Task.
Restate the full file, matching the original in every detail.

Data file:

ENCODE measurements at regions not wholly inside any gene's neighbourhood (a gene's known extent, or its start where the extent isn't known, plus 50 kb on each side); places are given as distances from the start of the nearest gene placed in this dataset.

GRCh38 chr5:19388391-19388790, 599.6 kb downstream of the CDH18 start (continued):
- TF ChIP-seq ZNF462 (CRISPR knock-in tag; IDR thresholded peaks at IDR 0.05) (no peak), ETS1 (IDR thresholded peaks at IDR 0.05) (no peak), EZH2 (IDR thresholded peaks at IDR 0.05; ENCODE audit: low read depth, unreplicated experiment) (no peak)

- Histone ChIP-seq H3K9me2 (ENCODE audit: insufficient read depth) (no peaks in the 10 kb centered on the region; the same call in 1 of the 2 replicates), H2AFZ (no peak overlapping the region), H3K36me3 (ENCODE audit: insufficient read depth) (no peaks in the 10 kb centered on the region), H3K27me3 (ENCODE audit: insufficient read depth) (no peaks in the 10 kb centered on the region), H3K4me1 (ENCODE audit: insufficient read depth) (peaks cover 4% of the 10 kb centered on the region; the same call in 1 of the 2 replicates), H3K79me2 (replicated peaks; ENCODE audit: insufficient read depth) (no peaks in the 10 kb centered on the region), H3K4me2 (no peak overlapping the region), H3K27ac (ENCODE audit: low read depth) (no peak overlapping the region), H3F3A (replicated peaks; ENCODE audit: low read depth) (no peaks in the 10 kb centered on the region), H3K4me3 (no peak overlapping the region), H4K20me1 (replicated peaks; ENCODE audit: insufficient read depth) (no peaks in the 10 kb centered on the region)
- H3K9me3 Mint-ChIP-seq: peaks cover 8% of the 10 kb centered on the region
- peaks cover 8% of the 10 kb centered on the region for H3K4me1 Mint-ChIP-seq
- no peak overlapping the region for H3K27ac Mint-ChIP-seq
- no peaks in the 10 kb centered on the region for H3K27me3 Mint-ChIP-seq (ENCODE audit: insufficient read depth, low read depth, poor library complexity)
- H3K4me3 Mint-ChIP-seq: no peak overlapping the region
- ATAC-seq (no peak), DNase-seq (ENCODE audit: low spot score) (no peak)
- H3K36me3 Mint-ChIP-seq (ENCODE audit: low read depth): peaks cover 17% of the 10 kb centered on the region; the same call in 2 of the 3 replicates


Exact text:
ENCODE measurements at regions not wholly inside any gene's neighbourhood (a gene's known extent, or its start where the extent isn't known, plus 50 kb on each side); places are given as distances from the start of the nearest gene placed in this dataset.

GRCh38 chr5:19388391-19388790, 599.6 kb downstream of the CDH18 start (continued):
- TF ChIP-seq ZNF462 (CRISPR knock-in tag; IDR thresholded peaks at IDR 0.05) (no peak), ETS1 (IDR thresholded peaks at IDR 0.05) (no peak), EZH2 (IDR thresholded peaks at IDR 0.05; ENCODE audit: low read depth, unreplicated experiment) (no peak)

- Histone ChIP-seq H3K9me2 (ENCODE audit: insufficient read depth) (no peaks in the 10 kb centered on the region; the same call in 1 of the 2 replicates), H2AFZ (no peak overlapping the region), H3K36me3 (ENCODE audit: insufficient read depth) (no peaks in the 10 kb centered on the region), H3K27me3 (ENCODE audit: insufficient read depth) (no peaks in the 10 kb centered on the region), H3K4me1 (ENCODE audit: insufficient read depth) (peaks cover 4% of the 10 kb centered on the region; the same call in 1 of the 2 replicates), H3K79me2 (replicated peaks; ENCODE audit: insufficient read depth) (no peaks in the 10 kb centered on the region), H3K4me2 (no peak overlapping the region), H3K27ac (ENCODE audit: low read depth) (no peak overlapping the region), H3F3A (replicated peaks; ENCODE audit: low read depth) (no peaks in the 10 kb centered on the region), H3K4me3 (no peak overlapping the region), H4K20me1 (replicated peaks; ENCODE audit: insufficient read depth) (no peaks in the 10 kb centered on the region)
- H3K9me3 Mint-ChIP-seq: peaks cover 8% of the 10 kb centered on the region
- peaks cover 8% of the 10 kb centered on the region for H3K4me1 Mint-ChIP-seq
- no peak overlapping the region for H3K27ac Mint-ChIP-seq
- no peaks in the 10 kb centered on the region for H3K27me3 Mint-ChIP-seq (ENCODE audit: insufficient read depth, low read depth, poor library complexity)
- H3K4me3 Mint-ChIP-seq: no peak overlapping the region
- ATAC-seq (no peak), DNase-seq (ENCODE audit: low spot score) (no peak)
- H3K36me3 Mint-ChIP-seq (ENCODE audit: low read depth): peaks cover 17% of the 10 kb centered on the region; the same call in 2 of the 3 replicates